This article focuses on the extinctions and severe habitat loss for animals such as the Hispaniolan solenodon and the nocturnal hutia in the Dominican Republic due to illicit (and barely licit) deforestation. Mrinalini Erkenswick Watsa reports for mongabay.com.
One makes whimsical clicking and whistling noises, while the other communicates in quiet, bird-like chirps. The first is one of the planet’s only venomous mammals, the Hispaniolan solenodon (Solenodon paradoxus), while the second is Cuvier’s hutia (Plagiodontia aedium), a cryptic rodent that is nocturnal and arboreal. Close relatives of both species have suffered extinctions and severe habitat loss in the past. Currently, the IUCN lists the hutia and solenodon as Endangered, and they face fresh threats in their Caribbean range. This is true even in official protected areas, such as the Dominican Republic’s Biosphere Reserve of Jaragua-Bahoruco-Enriquillo, where conservationists have been uncovering widespread illicit deforestation during the past three years.
In late 2014, an irregularity in the issuance of permits for agriculture-related deforestation was brought to light by Diario Libre, the leading newspaper in the Dominican Republic. On July 30, the Pedernales office of the Ministry of the Environment and Natural Resources granted permission to local landowners to deforest an area within Jaragua National Park, close to an area that had been identified as critical habitat for the hutia and solenodon. .
According to León, Leovigildo Méndez, Director of Environment for the Province of Pedernales, along with his technician, Rodolfo Méndez, granted permission to Manuel Herasme and his partner, Felisindo, to deforest a piece of land that León argues is within the confines of the Jaragua National Park.
“I think they have no clue it’s a protected area,” said Yolanda León, president of Grupo Jaragua,an environmental conservation NGO in the Dominican Republic, in an interview with mongabay.com, referring to the local agriculturists who cleared the land by burning, “or even if they did, everyone is doing the same around this site, so they would not think this was any serious crime.”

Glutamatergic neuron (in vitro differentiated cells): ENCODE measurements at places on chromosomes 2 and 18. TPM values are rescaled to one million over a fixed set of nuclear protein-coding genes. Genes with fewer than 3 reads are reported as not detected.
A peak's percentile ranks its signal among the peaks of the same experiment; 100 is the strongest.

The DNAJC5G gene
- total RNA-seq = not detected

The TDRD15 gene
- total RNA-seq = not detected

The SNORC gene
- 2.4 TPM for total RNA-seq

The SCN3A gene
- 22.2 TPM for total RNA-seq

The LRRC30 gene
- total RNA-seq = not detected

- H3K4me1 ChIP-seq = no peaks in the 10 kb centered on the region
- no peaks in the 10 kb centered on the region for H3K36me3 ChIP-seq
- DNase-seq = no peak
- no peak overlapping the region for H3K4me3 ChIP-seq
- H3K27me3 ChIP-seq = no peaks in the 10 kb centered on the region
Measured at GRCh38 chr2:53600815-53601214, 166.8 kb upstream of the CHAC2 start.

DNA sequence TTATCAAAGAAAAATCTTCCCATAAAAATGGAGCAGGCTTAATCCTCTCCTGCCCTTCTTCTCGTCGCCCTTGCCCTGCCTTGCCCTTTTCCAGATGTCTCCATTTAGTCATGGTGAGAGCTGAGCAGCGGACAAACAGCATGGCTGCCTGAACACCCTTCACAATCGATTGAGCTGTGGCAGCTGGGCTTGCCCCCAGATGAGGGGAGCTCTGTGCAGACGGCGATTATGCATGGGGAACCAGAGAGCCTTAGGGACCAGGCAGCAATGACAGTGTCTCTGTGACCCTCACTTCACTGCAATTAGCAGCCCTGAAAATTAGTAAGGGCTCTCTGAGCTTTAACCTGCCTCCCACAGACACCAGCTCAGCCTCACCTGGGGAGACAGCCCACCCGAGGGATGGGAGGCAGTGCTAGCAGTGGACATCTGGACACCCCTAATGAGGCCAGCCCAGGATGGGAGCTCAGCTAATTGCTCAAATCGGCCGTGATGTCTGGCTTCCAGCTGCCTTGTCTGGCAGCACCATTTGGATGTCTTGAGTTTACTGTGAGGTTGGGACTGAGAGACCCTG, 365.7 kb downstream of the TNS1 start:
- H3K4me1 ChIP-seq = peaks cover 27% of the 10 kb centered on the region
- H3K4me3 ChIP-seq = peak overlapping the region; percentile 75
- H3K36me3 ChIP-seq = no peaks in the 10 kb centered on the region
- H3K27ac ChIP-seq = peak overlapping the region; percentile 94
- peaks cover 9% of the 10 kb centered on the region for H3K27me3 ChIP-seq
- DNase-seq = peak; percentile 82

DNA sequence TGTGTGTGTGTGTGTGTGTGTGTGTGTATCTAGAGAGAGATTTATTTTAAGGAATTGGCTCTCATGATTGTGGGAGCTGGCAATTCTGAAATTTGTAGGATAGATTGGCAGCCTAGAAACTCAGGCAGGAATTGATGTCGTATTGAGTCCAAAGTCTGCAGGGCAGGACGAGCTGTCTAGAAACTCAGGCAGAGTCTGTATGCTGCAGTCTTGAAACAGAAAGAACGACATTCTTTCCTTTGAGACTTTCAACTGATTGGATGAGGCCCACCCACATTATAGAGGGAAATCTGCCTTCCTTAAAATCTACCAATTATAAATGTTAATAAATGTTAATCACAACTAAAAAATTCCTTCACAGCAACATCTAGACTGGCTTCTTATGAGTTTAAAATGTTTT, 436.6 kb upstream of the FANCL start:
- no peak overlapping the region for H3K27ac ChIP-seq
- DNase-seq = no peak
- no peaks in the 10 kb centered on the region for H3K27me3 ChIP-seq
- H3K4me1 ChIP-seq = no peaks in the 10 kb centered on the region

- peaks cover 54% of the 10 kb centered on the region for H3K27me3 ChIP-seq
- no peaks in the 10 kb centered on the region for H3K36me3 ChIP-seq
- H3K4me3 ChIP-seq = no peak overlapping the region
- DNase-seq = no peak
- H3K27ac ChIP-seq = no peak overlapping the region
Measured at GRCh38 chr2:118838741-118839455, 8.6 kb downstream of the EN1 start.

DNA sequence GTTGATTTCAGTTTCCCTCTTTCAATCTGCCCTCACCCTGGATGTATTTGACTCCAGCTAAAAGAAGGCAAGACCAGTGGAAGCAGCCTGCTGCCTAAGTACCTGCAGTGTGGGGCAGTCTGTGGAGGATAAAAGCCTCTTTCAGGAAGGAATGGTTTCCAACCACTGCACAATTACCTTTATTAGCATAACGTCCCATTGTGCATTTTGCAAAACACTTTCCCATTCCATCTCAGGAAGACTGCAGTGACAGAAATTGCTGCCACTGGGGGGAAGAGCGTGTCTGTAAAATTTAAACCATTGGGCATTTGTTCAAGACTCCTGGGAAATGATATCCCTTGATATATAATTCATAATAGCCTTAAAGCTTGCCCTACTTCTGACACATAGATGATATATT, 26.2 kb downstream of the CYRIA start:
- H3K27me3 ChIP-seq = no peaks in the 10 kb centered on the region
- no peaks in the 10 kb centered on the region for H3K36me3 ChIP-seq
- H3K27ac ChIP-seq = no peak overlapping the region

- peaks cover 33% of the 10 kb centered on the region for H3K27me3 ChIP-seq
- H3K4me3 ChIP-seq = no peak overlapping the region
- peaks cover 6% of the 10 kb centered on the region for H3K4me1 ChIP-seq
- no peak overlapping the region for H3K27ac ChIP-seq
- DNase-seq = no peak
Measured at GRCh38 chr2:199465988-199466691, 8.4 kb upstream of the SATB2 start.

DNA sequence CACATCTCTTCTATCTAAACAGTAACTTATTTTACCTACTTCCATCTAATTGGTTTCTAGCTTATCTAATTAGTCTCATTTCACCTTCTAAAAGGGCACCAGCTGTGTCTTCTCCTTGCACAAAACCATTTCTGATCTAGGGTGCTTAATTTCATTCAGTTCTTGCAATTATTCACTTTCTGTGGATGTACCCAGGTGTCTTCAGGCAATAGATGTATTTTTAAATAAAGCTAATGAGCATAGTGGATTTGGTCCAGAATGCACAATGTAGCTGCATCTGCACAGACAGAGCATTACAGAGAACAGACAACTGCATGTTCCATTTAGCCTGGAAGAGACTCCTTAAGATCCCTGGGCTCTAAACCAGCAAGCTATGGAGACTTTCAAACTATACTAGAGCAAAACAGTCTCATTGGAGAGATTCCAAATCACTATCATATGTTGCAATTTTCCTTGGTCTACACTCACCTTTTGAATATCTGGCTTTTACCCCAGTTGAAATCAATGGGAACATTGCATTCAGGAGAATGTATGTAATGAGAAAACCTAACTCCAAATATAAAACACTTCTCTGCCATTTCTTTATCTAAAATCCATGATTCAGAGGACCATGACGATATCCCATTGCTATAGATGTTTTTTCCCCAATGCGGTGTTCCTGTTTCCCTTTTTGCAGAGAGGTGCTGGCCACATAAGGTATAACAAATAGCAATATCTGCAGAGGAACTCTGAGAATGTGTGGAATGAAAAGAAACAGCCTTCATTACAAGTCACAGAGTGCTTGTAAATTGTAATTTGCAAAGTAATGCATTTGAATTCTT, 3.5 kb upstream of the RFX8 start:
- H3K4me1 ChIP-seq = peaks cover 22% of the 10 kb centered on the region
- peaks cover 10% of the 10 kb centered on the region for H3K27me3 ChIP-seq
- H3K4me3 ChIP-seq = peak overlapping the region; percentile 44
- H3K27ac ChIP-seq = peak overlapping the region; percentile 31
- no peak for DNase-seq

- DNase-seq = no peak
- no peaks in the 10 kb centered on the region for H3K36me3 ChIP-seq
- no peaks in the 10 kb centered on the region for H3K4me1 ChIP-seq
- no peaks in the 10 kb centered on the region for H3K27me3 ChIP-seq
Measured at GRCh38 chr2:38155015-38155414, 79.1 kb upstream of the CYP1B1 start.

In November 2014, León, representing Grupo Jaragua, along with members of the press from Diario Libre, a Dominican newspaper, visited the office that granted the permit.
“During our visit, we saw a receipt for 10,000 Dominican pesos (about $US220) charged for this permit by the Provincial Environment office,” León informed mongabay.com. “However, the businessman told a trusted source he paid $40,000DOP for the permit in cash, personally, to the aforementioned technician (Rodolfo Méndez). Unfortunately I fear this is not the only [such] case.” [. . .]
The area that León describes as cleared in the video above comprises approximately 15 hectares of land (0.15 square kilometers) within the national park – not a very large area as deforestation goes. However, the permit that was granted erroneously specified only 12 hectares to be deforested, although the process of clearing the land was not complete at the time of her visit. León believes this is not an isolated problem.
“But in this general area, under this sharecropping system, the deforestation under Jaragua and Sierra de Bahoruco National Parks boundaries is at least 20 square kilometers,” León said. In addition, she has recorded another 35 square kilometers of cloud forest cleared within the Sierra de Bahoruco National Park on the southern slopes of the mountain range. [. . .]
The importance of Sierra de Bahoruco
Scientists are still mapping the full range of the hutia and the solenodon on the island of Hispaniola in the Caribbean, which is shared by both Haiti and the Dominican Republic. Little is known of the stability of their populations, how resilient they are to habitat alterations and invasive predators, their genetic diversity across the island, and most importantly, what has allowed these two species to survive when so many other West Indian species have succumbed to extinction.
A collaboration of institutions from the United Kingdom and the Dominican Republic came together in early 2009 to embark upon a three-year study of the hutia and the solenodon under the auspices of a Darwin Initiative Grant. The project was titled “Los Ultimos Sobrevivientes – salvando el Solenodonte y la Hutia de la Hispaniola,” or “The Last Survivors – saving the Hispaniolan solenodon and hutia.” The Durrell Wildlife Conservation Trust, set up originally by Gerald Durrell, led the Last Survivors Project in conjunction with the Sociedad Ornitológica de la Hispaniola, the Zoological Society of London, the Parque Zoologico Nacional, and the Secretaria de Estado de Medio Ambiente y Recursos Naturales de Republica Dominica. They began an island-wide monitoring and awareness-raising program, unearthing along the way evidence of habitat threats in the region.
[Top photo of a Dominican Republic national park burned to clear land for crops by Miguel Landestoy; photo of solenodon by Tiffany Roufs.]